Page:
August 18, 2014 |
A middle-aged woman who had been a regular customer at a neighborhood store started behaving strangely. At first, the changes were subtle. But over the course of a month, the store owner noticed that when the woman came in every morning to buy her usual drink and newspaper, she seemed more withdrawn and preoccupied. It also became apparent she was neglecting her personal hygiene. Finally, one morning, the customer arrived completely confused. She began screaming and the shop owner called 911. She was taken to the emergency room.
August 11, 2014 |
Tony Burke was an energetic 2-year-old who loved drawing purple pictures of Barney and jumping on trampolines. But then his parents began to notice how he would grunt instead of talk, and couldn't look anyone in the eye. Before his third birthday, in 2005, he was diagnosed with autism. "It felt like my heart had been ripped out," said his mother, Suzanne Burke of Philadelphia. Seeking the best care, his parents found applied behavior analysis (ABA), a one-on-one therapy considered the most effective treatment to date for autism.
June 9, 2014 |
For several years, Sylvia Gentry noticed that her husband, Louis, was behaving oddly, but she didn't suspect he might have a brain disease. Their saga began about 10 years ago. He left the table midway through dinner with guests he'd liked for 30 years - they were boring, he told her. One Thanksgiving, he threw an artificial log in the fireplace, still wrapped in plastic. Oddest of all, he began to cross social boundaries. He'd ask embarrassing questions and hug strangers. He became overly flirtatious with young women.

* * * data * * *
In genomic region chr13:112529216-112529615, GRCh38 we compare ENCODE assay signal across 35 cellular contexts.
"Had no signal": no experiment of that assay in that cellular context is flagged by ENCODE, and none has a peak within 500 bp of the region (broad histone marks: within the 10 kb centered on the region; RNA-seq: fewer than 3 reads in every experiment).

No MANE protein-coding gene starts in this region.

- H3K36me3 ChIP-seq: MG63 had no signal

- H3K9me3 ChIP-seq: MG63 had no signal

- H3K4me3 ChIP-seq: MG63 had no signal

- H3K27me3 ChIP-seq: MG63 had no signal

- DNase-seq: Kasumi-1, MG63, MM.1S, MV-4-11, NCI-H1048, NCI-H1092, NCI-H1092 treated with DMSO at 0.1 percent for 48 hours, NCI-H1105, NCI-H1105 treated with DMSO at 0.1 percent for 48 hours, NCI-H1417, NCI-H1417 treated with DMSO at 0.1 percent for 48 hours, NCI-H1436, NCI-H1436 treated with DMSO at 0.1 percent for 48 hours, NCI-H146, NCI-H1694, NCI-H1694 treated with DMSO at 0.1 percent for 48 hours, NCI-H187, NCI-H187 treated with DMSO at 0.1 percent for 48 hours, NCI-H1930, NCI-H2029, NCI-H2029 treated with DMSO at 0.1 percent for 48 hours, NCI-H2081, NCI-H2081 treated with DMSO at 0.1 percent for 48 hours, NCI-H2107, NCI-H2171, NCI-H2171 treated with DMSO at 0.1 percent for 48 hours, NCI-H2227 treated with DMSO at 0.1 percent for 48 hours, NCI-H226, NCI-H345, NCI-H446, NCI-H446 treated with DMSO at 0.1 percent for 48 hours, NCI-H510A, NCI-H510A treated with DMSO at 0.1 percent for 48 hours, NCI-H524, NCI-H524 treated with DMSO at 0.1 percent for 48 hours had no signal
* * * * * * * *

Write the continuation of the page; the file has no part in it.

May 25, 2014
At various times during the course of human history, inexplicable incidences of irrational behavior by various groups of people have occurred - the 1518 "dancing plague" of Strasbourg, for example, or the 1962 "laughing epidemic" of Kashasha, Tanganyika - that behavioral experts later attributed to "mass hysteria. " Perhaps the same phenomenon explains why City Council is taking so long to fulfill its end of a bargain with the state legislature and extend a one-percentage-point sales-tax increase to bail out Philadelphia's fiscally foundering public schools.
April 19, 2014 |
New Jersey Assemblyman John Burzichelli says he might introduce a law to change the school-choice program to help "level the playing field" in high school sports. NJSIAA executive director Steve Timko says his organization is on board with the politician's efforts to stop the creation of "super teams. " We don't need better laws. We need better behavior. Burzichelli and Timko can get together and write a new law or come up with an amendment to the existing legislation or work with New Jersey's acting commissioner of education, David Hespe, to try to stop some unscrupulous school officials from exploiting the system in shortsighted pursuit of championship jackets.
December 29, 2013 |